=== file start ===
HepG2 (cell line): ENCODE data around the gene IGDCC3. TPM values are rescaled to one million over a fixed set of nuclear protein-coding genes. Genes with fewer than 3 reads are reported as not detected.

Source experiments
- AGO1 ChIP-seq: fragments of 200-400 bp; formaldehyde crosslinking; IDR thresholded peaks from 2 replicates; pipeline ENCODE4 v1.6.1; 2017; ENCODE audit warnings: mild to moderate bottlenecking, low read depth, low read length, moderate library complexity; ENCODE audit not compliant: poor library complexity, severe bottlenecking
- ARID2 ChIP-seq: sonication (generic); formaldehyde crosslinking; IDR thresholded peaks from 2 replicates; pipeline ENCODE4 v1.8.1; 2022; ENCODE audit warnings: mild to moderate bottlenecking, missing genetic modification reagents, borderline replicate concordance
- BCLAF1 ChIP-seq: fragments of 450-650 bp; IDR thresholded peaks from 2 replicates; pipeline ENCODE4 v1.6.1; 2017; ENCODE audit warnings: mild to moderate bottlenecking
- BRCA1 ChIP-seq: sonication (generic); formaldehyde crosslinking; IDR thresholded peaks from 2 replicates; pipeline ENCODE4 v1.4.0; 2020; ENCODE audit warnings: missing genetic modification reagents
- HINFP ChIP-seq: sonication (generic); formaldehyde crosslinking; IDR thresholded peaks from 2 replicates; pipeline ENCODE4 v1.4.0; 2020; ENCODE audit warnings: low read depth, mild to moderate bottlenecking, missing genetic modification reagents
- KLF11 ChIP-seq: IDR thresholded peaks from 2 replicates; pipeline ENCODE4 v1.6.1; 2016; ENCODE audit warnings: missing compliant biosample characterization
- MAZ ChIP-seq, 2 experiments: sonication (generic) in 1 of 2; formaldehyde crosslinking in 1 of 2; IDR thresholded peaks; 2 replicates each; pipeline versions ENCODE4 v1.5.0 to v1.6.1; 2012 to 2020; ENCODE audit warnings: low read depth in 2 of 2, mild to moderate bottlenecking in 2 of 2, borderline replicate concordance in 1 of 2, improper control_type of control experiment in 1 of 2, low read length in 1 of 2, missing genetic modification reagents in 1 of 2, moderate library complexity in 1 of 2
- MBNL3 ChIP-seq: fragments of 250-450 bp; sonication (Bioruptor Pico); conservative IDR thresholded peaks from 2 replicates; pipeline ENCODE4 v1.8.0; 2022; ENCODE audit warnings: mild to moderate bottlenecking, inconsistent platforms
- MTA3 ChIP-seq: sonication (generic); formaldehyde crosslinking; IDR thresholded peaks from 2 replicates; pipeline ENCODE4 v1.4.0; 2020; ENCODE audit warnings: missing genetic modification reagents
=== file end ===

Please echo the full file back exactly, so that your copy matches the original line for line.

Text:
HepG2 (cell line): ENCODE data around the gene IGDCC3. TPM values are rescaled to one million over a fixed set of nuclear protein-coding genes. Genes with fewer than 3 reads are reported as not detected.

Source experiments
- AGO1 ChIP-seq: fragments of 200-400 bp; formaldehyde crosslinking; IDR thresholded peaks from 2 replicates; pipeline ENCODE4 v1.6.1; 2017; ENCODE audit warnings: mild to moderate bottlenecking, low read depth, low read length, moderate library complexity; ENCODE audit not compliant: poor library complexity, severe bottlenecking
- ARID2 ChIP-seq: sonication (generic); formaldehyde crosslinking; IDR thresholded peaks from 2 replicates; pipeline ENCODE4 v1.8.1; 2022; ENCODE audit warnings: mild to moderate bottlenecking, missing genetic modification reagents, borderline replicate concordance
- BCLAF1 ChIP-seq: fragments of 450-650 bp; IDR thresholded peaks from 2 replicates; pipeline ENCODE4 v1.6.1; 2017; ENCODE audit warnings: mild to moderate bottlenecking
- BRCA1 ChIP-seq: sonication (generic); formaldehyde crosslinking; IDR thresholded peaks from 2 replicates; pipeline ENCODE4 v1.4.0; 2020; ENCODE audit warnings: missing genetic modification reagents
- HINFP ChIP-seq: sonication (generic); formaldehyde crosslinking; IDR thresholded peaks from 2 replicates; pipeline ENCODE4 v1.4.0; 2020; ENCODE audit warnings: low read depth, mild to moderate bottlenecking, missing genetic modification reagents
- KLF11 ChIP-seq: IDR thresholded peaks from 2 replicates; pipeline ENCODE4 v1.6.1; 2016; ENCODE audit warnings: missing compliant biosample characterization
- MAZ ChIP-seq, 2 experiments: sonication (generic) in 1 of 2; formaldehyde crosslinking in 1 of 2; IDR thresholded peaks; 2 replicates each; pipeline versions ENCODE4 v1.5.0 to v1.6.1; 2012 to 2020; ENCODE audit warnings: low read depth in 2 of 2, mild to moderate bottlenecking in 2 of 2, borderline replicate concordance in 1 of 2, improper control_type of control experiment in 1 of 2, low read length in 1 of 2, missing genetic modification reagents in 1 of 2, moderate library complexity in 1 of 2
- MBNL3 ChIP-seq: fragments of 250-450 bp; sonication (Bioruptor Pico); conservative IDR thresholded peaks from 2 replicates; pipeline ENCODE4 v1.8.0; 2022; ENCODE audit warnings: mild to moderate bottlenecking, inconsistent platforms
- MTA3 ChIP-seq: sonication (generic); formaldehyde crosslinking; IDR thresholded peaks from 2 replicates; pipeline ENCODE4 v1.4.0; 2020; ENCODE audit warnings: missing genetic modification reagents